I agree completely. It just does not make sense to increase domestic rigs at such low oil prices. I believe that the banks use October WTI prices when they revalue E&P company reserves in determining loan covenant status. This year, I doubt that the banks are going to be eagar to loan a lot more to the shale drillers with such low crude prices
Obama unleashed the EPA against coal. Right now, Obama does not want the Keystone pipeline built and he does not want domestic crude shipped overseas
Coal is out of favor and has been a target by Obama's EPA for some time. Some of the big utility companies have been using more natural gas, but a drop from $40+ to $1 seems too much, but when an industry gets out of favor, irrational pricing can be seen. Right now, everyone seems to be afraid that with Chinese oil demand (allegedly) tanking, and supply not not going down, the price of crude will remember low for a long time. I do not believe that, a lot of pundits do
According to most industry analysts, WTI needs to be at $60+ for the shale drillers to be profitable. In fact, some analysts state that it needs to be $70.
The majors (BP,XOM,CVX, Shell, Total, etc) have announced capex cuts over $200 billion. That will definitely reduce future oil production.
OPEC played hardball in 1985 but eventually cut production in 1986 when Russia also agreed to cut. With Iran production coming back into the market, I just don't know what will happen and neither does anyone else. BP believes that low crude prices are with us for a long time. Shell believes that oil prices are going up.
I believe that we will see a lot of crude price swings and one should probably try to swing trade with the price swings
US shale production seems to be tapering off. At the same time OPEC is pumping more oil than it did earlier in 2015. As crude prices continues to decrease, will OPEC agree to cut production if Russia goes along, much as was the case in 1986?
Simultaneously, the oil majors (BP,Exxon, Total, Shell, etc) have stated that they are cutting back on capex budgets. This should eventually cut back on supply. Annual depletion rates are 4-5% and for shale are much greater.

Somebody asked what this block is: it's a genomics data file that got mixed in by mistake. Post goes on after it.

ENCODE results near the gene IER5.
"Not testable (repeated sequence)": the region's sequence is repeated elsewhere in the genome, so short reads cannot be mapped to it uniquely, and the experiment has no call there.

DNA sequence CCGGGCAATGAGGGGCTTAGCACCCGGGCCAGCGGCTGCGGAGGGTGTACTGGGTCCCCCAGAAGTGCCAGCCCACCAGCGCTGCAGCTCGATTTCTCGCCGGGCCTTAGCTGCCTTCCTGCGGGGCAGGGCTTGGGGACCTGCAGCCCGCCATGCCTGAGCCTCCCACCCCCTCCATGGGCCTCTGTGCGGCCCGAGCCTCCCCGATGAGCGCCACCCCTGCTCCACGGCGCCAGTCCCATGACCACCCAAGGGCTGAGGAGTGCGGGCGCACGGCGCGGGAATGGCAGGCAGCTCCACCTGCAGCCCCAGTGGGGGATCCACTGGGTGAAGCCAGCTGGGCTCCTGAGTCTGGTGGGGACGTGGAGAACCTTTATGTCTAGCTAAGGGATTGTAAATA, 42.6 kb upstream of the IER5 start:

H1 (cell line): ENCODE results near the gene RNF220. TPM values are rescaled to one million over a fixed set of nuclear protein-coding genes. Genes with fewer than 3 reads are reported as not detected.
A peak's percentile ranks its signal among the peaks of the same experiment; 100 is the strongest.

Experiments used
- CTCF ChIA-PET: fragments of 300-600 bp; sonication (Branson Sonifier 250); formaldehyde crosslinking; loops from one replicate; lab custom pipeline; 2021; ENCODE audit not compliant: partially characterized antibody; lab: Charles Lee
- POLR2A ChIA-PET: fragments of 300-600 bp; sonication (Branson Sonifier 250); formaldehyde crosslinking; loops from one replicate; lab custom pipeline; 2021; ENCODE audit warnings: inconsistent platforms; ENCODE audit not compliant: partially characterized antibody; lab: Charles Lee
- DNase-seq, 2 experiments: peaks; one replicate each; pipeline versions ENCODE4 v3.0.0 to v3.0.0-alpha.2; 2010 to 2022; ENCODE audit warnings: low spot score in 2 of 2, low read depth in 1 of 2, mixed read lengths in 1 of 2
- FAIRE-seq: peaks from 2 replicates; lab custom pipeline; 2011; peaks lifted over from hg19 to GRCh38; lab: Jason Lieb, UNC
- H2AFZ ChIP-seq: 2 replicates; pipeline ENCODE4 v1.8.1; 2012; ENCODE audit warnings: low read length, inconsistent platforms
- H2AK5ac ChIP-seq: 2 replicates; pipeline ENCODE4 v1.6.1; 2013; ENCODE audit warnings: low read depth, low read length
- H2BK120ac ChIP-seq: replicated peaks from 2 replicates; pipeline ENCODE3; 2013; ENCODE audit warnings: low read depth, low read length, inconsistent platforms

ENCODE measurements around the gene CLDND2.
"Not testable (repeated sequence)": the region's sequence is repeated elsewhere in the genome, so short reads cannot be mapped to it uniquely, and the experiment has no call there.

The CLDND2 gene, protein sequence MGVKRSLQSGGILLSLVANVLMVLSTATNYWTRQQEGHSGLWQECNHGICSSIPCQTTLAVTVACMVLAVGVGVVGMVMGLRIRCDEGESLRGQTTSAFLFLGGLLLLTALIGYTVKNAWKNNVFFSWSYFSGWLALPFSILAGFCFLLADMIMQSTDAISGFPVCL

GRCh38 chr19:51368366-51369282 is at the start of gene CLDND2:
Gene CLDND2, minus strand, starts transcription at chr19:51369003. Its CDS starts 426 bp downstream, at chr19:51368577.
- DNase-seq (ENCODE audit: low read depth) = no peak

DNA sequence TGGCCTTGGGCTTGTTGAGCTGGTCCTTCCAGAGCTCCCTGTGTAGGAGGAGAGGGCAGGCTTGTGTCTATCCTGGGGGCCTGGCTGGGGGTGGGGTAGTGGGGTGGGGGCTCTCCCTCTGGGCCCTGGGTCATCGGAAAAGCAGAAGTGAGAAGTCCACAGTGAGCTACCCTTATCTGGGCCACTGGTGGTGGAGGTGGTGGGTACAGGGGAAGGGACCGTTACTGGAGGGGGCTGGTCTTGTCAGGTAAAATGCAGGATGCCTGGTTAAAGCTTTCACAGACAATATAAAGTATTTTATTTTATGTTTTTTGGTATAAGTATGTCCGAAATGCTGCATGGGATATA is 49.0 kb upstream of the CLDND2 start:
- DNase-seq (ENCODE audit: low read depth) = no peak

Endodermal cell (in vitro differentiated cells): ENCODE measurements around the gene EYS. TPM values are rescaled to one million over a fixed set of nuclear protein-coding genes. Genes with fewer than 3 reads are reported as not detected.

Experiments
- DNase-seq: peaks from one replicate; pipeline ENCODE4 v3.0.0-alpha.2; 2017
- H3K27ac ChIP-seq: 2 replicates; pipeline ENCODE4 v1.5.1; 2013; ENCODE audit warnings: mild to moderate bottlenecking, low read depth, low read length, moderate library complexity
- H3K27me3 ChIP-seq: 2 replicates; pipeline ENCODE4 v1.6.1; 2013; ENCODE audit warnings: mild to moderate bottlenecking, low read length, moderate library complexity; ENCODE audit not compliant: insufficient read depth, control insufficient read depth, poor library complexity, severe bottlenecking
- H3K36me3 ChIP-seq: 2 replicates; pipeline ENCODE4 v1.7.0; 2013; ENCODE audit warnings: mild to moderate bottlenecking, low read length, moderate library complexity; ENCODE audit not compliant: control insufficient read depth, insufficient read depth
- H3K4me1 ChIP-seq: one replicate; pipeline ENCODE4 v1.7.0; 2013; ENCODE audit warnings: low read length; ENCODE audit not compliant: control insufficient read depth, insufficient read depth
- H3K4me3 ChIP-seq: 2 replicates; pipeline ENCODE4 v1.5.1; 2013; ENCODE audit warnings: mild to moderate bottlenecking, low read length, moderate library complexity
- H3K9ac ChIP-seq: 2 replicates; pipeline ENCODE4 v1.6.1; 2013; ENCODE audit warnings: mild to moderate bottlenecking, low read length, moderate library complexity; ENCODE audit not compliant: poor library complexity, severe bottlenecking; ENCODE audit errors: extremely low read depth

Eventually, crude prices will go up, but we may all be broke by then. This is a difficult market to invest in
Tomorrow, BP plc (ADR) (BP) publishes its second quarter fiscal year 2015 (2QFY15, ended June 30, 2015) financial results, before the opening bell sounds.
The top and bottom line performance will be hampered by the year-long decline in crude oil prices from June last year. Prices of the Brent crude benchmark rolled from a high of $115 per barrel to under $55 per barrel. In response, many energy companies have introduced measures to save money, which have included laying off employees. Another factor influencing this quarter’s results will be the $10 billion charge in settlement of the Deepwater Horizon oil spill.
CVX and XOM report later in the week...also possibly Royal Dutch Shell. This should give us a view of capex for deep water wells
I saw the video.
There is also a good article in today's WSJ about how the E&P companies made a mistake and started hiring back crews and opening shale well rigs after WTI spiked up earlier this year. Now, they are laying off people including scientists, engineers, etc in addition to the drilling crews
This will take its toll and production will decrease
Eventually, the Russians and Saudis will agree to cut production or at least I certainly hope so. Right now, anyone holding oil related stocks is going to see their shares in for a rough ride
Until copper and oil start going back up, this could continue to go down. Right now, with all the negative news about China, commodity rebounds don't seem likely
I already have started to nibble. You need to see evidence of a cut in oil supply before oil prices get bid up by the hedge community
How long will it take for the world's oil supply to be cut enough to get oil prices up?
I believe that the majors have all cut their capex budgets and will most likely announce some further cuts. Demand continues to increase, albeit, slowly. China is still increasing their consumption of oil.
At some point, the oil price will rebound strongly but it is known when
Right now, almost every CNBC pundit is negative on the Chinese stock market and Chinese consumption of oil. The pundits are giving bearish views on all commodities especially oil. This will probably sway some investors to continue to dump all commodity related stocks. Until some of this sentiment changes, I do not see much chance of a rebound in oil service companies.
I would be surprised if the majors (XOM,CVX,etc) do not slash their capex budgets further. At some point, this will affect the supply of oil being produced and the price of oil to go up. Exxon reports this wek and their CEO (Rex Tillerson) is a straight shooter and should discuss his view on oil supply/demand dynamics for 2015/2016
I plan on buying puts to hedge my position
Thx for your response. I will be travelling on business the first few days of August. If you spot something material in any of the CC, please post
I'm old enough to remember the 1986 (I think) oil rout. It was a mess here in Houston. The Saudis eventually cut production and things improved. I've read that SA needs to have crude $90 to have a balanced budget. Right now, their deficits are increasing. Their oil minister is pretty old and if we get a change, it might give his replacement a chance for a chance to cut production when he takes over...who knows. I'm confident that the world will continue to use oil and as companies cut back on exploratory capital budgets, it will eventually force oil prices back up. In the meantime, I am holding a large position in NE and am happy to receive dividends and a little income from covered call writing